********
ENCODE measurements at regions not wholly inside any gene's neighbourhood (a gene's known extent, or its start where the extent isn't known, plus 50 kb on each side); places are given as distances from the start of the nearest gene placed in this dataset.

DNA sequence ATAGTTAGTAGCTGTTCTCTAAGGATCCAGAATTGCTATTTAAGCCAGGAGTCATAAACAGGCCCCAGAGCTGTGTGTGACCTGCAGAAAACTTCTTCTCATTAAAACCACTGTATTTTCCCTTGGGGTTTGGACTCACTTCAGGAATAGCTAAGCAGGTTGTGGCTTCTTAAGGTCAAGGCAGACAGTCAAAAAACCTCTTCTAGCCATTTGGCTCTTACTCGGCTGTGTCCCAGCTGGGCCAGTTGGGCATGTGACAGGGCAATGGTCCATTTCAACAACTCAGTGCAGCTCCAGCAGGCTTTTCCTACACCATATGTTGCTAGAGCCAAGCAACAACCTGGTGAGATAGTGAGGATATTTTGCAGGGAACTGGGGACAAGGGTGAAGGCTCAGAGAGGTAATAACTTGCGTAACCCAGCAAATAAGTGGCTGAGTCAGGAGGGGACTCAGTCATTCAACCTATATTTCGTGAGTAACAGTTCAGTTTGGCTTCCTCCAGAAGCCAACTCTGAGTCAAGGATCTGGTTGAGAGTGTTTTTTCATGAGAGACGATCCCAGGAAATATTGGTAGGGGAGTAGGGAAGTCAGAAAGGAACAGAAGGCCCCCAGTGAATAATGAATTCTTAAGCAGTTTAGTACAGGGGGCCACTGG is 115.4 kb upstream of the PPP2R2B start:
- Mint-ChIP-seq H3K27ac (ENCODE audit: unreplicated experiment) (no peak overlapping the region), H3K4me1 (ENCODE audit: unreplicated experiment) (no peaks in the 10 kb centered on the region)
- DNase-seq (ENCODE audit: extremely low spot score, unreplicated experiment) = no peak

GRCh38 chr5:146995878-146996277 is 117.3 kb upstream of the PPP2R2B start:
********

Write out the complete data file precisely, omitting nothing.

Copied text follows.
ENCODE measurements at regions not wholly inside any gene's neighbourhood (a gene's known extent, or its start where the extent isn't known, plus 50 kb on each side); places are given as distances from the start of the nearest gene placed in this dataset.

DNA sequence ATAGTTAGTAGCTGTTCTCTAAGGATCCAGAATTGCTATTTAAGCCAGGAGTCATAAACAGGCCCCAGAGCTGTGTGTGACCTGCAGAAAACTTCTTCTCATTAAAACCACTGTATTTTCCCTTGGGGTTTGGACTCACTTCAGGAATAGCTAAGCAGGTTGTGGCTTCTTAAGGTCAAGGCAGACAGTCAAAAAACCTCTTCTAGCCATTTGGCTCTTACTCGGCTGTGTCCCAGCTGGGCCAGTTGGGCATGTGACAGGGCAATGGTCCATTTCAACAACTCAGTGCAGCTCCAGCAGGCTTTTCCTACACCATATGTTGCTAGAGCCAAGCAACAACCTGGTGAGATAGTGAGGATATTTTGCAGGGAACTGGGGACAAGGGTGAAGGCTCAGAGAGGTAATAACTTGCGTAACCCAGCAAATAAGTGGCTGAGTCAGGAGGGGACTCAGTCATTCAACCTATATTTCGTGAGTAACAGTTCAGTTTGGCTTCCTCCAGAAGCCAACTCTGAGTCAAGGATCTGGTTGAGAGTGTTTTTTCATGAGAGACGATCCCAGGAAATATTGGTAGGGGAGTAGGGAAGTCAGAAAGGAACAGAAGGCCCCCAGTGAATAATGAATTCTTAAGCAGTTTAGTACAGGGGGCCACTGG is 115.4 kb upstream of the PPP2R2B start:
- Mint-ChIP-seq H3K27ac (ENCODE audit: unreplicated experiment) (no peak overlapping the region), H3K4me1 (ENCODE audit: unreplicated experiment) (no peaks in the 10 kb centered on the region)
- DNase-seq (ENCODE audit: extremely low spot score, unreplicated experiment) = no peak

GRCh38 chr5:146995878-146996277 is 117.3 kb upstream of the PPP2R2B start: